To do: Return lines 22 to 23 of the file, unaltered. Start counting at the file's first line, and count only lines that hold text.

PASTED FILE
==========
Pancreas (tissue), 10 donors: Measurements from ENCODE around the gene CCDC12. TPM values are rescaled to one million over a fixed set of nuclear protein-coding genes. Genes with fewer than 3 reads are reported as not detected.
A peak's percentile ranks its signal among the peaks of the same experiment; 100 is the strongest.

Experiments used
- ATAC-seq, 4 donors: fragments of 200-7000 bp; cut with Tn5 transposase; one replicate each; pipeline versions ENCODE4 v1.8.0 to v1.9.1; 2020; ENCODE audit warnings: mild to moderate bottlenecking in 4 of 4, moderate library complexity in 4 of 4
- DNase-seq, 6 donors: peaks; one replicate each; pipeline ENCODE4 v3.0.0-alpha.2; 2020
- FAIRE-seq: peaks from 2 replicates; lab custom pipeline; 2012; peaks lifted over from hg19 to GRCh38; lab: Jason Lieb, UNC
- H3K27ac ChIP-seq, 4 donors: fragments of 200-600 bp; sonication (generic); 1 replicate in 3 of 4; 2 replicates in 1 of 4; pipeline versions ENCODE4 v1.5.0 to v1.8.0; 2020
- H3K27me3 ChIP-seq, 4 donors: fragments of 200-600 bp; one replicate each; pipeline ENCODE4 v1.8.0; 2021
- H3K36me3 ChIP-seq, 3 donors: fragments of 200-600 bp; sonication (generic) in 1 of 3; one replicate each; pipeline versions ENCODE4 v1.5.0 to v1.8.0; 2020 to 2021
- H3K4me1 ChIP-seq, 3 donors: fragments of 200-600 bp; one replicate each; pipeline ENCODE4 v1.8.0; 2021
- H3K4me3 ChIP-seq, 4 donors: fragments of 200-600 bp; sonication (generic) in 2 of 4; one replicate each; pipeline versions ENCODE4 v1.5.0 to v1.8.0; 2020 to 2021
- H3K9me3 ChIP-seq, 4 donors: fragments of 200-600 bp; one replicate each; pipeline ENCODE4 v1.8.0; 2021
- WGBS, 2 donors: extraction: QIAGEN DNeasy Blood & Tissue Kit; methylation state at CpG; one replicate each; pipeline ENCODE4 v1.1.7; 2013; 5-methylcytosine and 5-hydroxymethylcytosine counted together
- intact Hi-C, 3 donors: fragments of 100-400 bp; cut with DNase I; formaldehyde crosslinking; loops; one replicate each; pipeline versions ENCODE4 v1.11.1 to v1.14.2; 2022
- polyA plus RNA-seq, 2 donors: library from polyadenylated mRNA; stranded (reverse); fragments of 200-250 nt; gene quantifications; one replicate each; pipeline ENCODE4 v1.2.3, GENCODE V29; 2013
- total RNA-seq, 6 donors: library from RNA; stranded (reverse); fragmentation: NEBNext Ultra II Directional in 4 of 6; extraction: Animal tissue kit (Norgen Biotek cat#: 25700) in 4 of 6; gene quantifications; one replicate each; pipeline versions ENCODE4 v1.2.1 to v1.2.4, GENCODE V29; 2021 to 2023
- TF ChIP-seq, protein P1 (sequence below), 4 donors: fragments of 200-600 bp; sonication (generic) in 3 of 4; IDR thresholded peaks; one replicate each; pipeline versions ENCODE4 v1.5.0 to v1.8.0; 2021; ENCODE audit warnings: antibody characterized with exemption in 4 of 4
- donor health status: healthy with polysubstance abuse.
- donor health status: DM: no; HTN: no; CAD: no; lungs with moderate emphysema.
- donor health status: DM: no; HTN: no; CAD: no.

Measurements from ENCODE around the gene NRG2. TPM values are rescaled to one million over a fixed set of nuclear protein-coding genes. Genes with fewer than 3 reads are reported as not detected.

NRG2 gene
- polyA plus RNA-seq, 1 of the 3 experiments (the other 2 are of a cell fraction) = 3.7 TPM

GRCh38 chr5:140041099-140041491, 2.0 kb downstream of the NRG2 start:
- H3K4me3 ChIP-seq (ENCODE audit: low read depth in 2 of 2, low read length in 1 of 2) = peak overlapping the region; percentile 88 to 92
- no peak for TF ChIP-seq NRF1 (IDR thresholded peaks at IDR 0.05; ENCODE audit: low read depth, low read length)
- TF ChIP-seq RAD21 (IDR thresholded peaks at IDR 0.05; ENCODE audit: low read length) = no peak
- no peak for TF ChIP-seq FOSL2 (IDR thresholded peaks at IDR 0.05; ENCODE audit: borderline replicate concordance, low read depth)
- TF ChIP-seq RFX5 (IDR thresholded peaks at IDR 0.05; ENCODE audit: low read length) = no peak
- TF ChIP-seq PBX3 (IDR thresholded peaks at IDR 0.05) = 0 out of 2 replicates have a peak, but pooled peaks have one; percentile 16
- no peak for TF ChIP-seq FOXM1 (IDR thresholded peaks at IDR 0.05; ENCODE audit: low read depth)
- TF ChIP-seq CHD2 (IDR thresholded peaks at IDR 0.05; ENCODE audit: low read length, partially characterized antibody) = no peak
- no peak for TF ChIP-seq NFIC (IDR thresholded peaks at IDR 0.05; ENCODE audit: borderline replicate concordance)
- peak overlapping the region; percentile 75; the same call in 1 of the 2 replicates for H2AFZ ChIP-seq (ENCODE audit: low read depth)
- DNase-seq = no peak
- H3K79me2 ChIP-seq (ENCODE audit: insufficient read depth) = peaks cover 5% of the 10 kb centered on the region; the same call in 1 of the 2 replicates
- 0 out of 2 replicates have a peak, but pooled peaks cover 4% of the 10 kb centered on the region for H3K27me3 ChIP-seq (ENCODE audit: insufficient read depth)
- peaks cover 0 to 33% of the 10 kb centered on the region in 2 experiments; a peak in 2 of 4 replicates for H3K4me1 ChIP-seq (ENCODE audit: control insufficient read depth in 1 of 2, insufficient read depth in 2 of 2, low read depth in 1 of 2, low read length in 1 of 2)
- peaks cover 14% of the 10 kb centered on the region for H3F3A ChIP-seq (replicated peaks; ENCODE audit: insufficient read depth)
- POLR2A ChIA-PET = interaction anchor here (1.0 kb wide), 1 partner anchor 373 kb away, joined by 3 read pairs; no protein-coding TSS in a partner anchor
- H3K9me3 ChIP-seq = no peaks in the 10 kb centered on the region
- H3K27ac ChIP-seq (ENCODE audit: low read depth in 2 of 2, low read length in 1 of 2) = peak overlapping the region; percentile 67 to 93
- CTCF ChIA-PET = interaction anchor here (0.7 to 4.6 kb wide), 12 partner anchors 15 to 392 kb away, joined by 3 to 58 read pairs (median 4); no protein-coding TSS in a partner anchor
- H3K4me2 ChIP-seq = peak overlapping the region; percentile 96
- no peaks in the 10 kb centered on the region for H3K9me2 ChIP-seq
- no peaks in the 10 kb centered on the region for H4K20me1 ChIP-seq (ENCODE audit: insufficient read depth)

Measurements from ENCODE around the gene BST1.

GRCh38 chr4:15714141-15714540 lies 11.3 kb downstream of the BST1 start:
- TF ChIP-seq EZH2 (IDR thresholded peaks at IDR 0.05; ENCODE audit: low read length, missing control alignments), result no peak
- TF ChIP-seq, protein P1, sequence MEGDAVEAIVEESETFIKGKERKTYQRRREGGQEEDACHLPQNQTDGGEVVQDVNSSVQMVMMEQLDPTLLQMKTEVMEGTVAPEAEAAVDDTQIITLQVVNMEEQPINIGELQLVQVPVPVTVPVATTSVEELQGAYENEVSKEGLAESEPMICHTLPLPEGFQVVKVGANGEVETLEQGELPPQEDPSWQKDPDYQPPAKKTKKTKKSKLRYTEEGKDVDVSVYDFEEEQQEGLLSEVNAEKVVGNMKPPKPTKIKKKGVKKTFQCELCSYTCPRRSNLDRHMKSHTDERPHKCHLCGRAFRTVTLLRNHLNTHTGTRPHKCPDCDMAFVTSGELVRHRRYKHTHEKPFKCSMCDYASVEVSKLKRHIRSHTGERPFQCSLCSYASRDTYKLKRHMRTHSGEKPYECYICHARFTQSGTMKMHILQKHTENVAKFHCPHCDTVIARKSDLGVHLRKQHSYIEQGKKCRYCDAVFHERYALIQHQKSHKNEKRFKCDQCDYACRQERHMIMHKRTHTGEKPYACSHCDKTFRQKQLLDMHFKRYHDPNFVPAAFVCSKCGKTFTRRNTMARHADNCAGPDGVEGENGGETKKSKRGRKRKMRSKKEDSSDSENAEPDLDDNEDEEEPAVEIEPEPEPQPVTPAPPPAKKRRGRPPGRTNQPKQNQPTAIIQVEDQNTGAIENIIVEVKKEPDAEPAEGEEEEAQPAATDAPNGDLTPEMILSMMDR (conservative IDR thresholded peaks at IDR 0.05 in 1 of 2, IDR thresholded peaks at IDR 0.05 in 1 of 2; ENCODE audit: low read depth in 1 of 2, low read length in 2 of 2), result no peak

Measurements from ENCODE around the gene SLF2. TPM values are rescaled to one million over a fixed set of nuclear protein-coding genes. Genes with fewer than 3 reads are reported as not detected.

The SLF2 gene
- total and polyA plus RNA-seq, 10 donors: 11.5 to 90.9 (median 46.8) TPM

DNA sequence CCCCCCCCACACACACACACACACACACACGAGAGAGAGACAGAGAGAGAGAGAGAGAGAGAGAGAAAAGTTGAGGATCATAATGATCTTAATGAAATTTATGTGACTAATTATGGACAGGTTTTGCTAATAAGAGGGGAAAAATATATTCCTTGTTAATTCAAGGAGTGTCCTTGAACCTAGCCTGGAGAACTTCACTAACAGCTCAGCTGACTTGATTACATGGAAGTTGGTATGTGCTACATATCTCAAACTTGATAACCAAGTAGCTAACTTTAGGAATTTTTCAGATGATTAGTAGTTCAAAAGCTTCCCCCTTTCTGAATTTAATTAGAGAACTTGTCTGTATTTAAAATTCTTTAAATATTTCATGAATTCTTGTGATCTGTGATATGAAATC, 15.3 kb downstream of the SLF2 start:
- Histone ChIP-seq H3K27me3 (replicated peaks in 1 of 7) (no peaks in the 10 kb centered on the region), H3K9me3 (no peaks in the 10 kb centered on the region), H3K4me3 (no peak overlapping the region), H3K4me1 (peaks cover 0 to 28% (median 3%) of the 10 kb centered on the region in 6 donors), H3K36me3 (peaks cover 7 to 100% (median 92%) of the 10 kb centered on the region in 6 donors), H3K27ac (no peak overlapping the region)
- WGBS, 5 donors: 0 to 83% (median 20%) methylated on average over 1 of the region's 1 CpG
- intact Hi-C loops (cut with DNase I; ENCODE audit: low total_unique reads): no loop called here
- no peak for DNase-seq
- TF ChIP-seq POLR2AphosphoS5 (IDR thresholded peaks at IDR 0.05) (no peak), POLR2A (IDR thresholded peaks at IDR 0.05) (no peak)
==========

NRG2 gene
- polyA plus RNA-seq, 1 of the 3 experiments (the other 2 are of a cell fraction) = 3.7 TPM